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I've never cooked it, but I've eaten Mexican "buche" several times and find it to be absolutely delicious. The stomach is cleaned and braised, then the whole thing is deep fried to get the outside crisp and then cubed and tucked into tacos and burritos. Outstanding textural experience.

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My Mom always soaked the stomach in water and baking soda before braising so it wouldn't have that slightly off smell.

I usually buy it in the Chinese BBQ shop. My brother and I are the only ones who will eat this - SO GOOD! I like it cooked with dried beancurd soup too.

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Thank you for the responses. I was referring to the pork stomach and not the belly to clarify things. I have done "red cooked" pork belly, pork shoulder, pork hocks.... and I love that, but this was different. I think braising in a lu shui style master stock and then following Zeemanb's suggestion of being fried and chopped would get me half the way there.

The sauce on the finished dish is what I can not place. I just happened to meet someone who is part Chinese and she thought it sounded like something her grandmother would have made. She called her mom, who said grandma did make something like that, but she never liked it and did not know what was in it. She thought the odd flavor I could not place could have been either a fermented black bean paste or broad bean paste. She also brought up the point that by being located in rural central Wisconsin with limited access to certain ingredients that she may have used something close but different which will make it more challenging to recreate. She suggested also trying some Gochujang and seeing how that works.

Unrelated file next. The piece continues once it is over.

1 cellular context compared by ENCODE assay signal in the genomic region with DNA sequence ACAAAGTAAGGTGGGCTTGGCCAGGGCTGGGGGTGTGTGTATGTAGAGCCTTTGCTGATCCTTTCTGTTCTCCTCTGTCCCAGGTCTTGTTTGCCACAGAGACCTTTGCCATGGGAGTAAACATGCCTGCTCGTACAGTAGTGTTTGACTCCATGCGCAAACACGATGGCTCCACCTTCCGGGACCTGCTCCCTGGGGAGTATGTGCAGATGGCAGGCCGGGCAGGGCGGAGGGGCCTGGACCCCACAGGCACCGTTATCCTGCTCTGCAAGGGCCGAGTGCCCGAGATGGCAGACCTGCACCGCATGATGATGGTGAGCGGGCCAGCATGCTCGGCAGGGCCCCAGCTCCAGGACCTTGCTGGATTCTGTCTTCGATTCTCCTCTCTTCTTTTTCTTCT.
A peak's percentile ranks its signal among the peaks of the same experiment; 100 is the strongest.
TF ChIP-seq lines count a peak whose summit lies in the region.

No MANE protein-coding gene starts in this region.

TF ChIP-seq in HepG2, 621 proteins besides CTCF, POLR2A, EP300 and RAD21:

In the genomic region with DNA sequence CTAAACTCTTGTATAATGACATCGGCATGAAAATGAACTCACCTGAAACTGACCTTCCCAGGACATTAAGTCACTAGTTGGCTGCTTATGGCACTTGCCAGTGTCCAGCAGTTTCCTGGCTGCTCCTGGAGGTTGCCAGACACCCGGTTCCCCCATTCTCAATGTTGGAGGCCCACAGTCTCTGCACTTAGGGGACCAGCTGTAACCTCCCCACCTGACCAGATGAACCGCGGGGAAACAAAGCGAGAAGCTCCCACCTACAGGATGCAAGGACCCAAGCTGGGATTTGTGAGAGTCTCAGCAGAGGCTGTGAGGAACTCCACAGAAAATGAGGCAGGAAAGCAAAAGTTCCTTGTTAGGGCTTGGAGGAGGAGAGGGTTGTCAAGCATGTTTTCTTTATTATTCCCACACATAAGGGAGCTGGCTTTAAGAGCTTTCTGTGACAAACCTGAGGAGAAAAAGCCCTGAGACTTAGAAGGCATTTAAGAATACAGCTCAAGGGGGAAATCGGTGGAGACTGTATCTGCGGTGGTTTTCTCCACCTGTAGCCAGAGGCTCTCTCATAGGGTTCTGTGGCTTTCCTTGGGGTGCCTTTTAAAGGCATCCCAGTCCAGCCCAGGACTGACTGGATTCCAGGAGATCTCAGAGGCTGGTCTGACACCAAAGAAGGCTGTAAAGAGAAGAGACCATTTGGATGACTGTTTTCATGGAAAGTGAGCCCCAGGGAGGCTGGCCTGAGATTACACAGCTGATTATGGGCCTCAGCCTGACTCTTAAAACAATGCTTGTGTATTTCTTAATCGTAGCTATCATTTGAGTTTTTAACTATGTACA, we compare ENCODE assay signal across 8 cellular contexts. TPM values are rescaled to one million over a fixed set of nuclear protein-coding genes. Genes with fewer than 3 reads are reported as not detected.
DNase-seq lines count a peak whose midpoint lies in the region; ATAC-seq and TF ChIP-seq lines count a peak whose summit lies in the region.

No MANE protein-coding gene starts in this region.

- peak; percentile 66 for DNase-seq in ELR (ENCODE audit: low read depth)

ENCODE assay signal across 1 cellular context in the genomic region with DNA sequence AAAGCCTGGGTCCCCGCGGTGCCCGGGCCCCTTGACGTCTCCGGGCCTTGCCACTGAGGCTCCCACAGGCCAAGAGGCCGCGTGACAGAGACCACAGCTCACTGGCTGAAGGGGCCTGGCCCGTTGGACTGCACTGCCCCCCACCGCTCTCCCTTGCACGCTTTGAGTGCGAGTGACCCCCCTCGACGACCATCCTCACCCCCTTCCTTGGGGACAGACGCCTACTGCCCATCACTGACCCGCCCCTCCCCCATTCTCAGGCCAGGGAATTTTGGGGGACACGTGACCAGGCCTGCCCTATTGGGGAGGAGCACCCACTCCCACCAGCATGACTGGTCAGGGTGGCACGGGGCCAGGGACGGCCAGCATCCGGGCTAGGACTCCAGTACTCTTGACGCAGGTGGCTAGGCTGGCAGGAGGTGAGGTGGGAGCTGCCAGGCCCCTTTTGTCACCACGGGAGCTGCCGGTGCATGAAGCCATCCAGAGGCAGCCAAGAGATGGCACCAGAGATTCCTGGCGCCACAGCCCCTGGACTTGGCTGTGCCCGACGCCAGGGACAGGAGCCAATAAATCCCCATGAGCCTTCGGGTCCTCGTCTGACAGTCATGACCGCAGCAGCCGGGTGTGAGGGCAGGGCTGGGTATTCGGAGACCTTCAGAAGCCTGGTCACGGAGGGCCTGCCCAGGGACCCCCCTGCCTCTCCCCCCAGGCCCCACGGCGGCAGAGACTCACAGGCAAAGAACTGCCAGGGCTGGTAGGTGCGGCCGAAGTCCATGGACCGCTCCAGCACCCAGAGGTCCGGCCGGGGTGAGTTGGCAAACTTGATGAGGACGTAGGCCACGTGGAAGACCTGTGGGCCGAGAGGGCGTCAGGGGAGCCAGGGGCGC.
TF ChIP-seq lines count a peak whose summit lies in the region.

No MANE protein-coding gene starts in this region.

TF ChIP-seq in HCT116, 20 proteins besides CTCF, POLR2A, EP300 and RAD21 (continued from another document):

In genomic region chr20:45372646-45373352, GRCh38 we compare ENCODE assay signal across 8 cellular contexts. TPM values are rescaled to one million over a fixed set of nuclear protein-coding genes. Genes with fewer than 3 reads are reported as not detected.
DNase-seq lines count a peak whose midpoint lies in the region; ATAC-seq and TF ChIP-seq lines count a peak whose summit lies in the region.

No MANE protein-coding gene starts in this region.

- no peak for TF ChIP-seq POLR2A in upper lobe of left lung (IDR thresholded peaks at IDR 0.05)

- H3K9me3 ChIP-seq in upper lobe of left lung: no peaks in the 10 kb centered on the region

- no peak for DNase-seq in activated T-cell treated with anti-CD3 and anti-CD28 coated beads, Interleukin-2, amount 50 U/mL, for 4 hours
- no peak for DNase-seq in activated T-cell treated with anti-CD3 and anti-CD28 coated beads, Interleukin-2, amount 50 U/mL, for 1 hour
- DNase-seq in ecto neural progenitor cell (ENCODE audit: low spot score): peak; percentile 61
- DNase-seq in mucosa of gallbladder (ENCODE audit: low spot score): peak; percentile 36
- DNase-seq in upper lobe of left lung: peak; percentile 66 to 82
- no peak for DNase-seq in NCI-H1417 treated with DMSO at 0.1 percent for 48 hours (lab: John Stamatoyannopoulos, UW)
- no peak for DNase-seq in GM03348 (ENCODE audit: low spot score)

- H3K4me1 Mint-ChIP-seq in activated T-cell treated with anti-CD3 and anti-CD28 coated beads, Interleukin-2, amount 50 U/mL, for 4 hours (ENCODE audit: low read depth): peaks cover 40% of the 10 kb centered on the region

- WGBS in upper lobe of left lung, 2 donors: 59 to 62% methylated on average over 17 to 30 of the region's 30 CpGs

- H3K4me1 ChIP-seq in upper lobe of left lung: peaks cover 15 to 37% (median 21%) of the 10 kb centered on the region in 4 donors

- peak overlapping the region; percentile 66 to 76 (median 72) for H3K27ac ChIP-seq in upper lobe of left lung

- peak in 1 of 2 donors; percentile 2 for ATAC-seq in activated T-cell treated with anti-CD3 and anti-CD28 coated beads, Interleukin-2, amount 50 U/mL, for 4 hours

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Could the sauce have been soy sauce paste? It's a thick, sweet-ish, dark sauce - basically thickened soy sauce. Taiwanese restaurants here often serve braised pork large intestine with a condiment of this paste and garlic.

Oh. You said it was "spicy". Maybe hot chili oil mixed in?

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I have never seen or heard of soy sauce paste, but even if it is not what I am looking for, it would not hurt to try it. For me half the fun of trying to figure out recipes like this is finding stuff that I like and can use in other dishes.

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I've made a dish like this, it used powdered ginger and garlic in the boil with some mushroom soy and water. The tripe would be completely cooked (simmer time was about an hour), then cut into strips, and dusted with a little starch and depending on my mood, and the taste of the tripe after the boil, a bit more ginger, allowed to dry and absorb the starch and crisped up in the wok, with a few drops of sesame oil. Takes a little time, and no one else in my house will eat it, but I love it. It goes well with scallions and such for a bit of contrast as even after the double cooking the tripe is a little greasy. Had I thought of it, I would have added a little five spice to the boil.

When I used to make this regularly, I had a candy stove set up with a high power burner (The candy stoves rings were perfect for wok holding, but the burner was a waste of time), so I had as much heat as a Chinese restaurant wok stove, the whole bottom of the wok could be coated with blue flame. This seemed essential for the crisping process. I've tried making it since, it does not crisp properly. YMMV.

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Not really familiar with the Pork Stomach. But it sounds interesting to try. Hope you find a good recipe for that and might share. :)